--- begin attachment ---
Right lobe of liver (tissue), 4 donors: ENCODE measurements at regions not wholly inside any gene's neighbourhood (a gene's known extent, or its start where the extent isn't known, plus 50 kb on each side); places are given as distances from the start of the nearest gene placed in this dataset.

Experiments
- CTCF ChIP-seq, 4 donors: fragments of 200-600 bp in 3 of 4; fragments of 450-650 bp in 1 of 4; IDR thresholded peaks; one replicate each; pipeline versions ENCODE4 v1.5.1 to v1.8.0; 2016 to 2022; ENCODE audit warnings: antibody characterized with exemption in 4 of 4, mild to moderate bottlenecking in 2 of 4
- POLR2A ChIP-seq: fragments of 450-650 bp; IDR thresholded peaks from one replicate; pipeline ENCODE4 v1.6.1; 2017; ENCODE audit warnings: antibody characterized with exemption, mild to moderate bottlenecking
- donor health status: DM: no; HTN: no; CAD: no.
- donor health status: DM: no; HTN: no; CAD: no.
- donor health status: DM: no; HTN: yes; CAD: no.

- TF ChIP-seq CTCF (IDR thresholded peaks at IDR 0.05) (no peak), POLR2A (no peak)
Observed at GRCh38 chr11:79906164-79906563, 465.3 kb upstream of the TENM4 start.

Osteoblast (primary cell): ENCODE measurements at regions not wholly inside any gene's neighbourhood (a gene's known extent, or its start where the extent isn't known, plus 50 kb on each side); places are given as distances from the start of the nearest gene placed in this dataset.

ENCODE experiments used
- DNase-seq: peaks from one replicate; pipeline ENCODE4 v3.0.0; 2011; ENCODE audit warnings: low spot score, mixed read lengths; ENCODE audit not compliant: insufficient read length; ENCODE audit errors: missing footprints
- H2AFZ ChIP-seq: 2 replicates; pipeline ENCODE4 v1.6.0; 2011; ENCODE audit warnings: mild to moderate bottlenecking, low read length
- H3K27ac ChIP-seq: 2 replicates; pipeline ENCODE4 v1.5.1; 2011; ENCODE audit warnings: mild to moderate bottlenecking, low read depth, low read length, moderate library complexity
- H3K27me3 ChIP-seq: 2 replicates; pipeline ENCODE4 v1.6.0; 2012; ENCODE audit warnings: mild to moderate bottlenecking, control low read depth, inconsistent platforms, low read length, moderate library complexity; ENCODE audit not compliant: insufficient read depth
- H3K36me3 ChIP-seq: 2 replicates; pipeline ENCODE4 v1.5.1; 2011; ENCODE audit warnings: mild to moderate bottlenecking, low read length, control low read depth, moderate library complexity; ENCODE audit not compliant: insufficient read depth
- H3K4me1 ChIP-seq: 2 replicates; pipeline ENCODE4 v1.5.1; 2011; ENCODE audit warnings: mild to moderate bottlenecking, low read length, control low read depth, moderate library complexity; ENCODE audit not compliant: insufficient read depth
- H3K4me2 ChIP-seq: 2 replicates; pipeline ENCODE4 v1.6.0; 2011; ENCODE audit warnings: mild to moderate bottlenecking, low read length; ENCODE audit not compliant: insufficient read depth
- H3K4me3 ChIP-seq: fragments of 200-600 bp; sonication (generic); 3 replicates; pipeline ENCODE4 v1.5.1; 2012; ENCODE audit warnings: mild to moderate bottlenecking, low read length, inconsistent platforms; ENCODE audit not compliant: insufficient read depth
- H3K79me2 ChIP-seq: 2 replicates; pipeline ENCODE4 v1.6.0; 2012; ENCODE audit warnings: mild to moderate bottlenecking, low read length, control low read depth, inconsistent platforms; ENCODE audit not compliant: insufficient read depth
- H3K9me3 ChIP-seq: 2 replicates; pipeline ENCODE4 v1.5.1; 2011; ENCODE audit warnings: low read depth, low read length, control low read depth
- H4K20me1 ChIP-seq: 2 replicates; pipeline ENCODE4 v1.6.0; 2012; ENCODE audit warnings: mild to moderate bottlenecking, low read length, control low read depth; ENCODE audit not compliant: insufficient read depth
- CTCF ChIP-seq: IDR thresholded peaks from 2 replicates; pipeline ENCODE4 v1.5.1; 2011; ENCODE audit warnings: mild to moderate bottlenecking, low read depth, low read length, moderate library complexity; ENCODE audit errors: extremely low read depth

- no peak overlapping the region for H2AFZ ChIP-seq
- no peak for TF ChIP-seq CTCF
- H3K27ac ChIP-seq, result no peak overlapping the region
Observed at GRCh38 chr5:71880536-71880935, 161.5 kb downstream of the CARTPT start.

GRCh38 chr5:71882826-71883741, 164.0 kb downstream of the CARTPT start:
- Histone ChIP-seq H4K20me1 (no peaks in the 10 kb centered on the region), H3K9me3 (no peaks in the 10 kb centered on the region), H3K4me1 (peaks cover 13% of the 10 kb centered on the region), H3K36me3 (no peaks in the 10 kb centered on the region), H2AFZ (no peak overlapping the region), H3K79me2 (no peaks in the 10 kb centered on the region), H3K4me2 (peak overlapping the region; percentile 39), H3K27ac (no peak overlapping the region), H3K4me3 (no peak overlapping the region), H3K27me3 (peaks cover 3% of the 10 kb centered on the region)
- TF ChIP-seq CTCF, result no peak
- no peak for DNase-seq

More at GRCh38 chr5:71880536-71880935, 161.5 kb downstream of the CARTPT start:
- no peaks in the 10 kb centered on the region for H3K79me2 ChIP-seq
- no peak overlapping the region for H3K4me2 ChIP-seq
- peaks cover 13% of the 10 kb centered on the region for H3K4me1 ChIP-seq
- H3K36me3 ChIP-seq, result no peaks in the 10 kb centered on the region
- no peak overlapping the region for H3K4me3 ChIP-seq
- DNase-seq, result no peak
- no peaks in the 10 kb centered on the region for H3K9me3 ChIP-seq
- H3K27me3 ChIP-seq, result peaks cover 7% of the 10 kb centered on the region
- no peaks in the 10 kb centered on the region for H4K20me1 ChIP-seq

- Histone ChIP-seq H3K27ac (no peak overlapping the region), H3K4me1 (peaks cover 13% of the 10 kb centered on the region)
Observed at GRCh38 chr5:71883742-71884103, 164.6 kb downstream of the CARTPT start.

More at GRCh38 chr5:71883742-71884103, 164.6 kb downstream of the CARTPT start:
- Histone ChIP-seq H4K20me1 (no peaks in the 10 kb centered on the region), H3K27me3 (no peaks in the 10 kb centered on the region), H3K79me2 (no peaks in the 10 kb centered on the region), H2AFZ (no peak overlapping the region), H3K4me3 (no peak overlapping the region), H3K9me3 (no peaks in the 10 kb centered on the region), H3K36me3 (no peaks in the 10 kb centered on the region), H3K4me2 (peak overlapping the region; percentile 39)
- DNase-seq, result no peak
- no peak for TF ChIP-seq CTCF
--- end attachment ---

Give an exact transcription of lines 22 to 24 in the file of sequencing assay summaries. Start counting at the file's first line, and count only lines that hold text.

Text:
- H4K20me1 ChIP-seq: 2 replicates; pipeline ENCODE4 v1.6.0; 2012; ENCODE audit warnings: mild to moderate bottlenecking, low read length, control low read depth; ENCODE audit not compliant: insufficient read depth
- CTCF ChIP-seq: IDR thresholded peaks from 2 replicates; pipeline ENCODE4 v1.5.1; 2011; ENCODE audit warnings: mild to moderate bottlenecking, low read depth, low read length, moderate library complexity; ENCODE audit errors: extremely low read depth

- no peak overlapping the region for H2AFZ ChIP-seq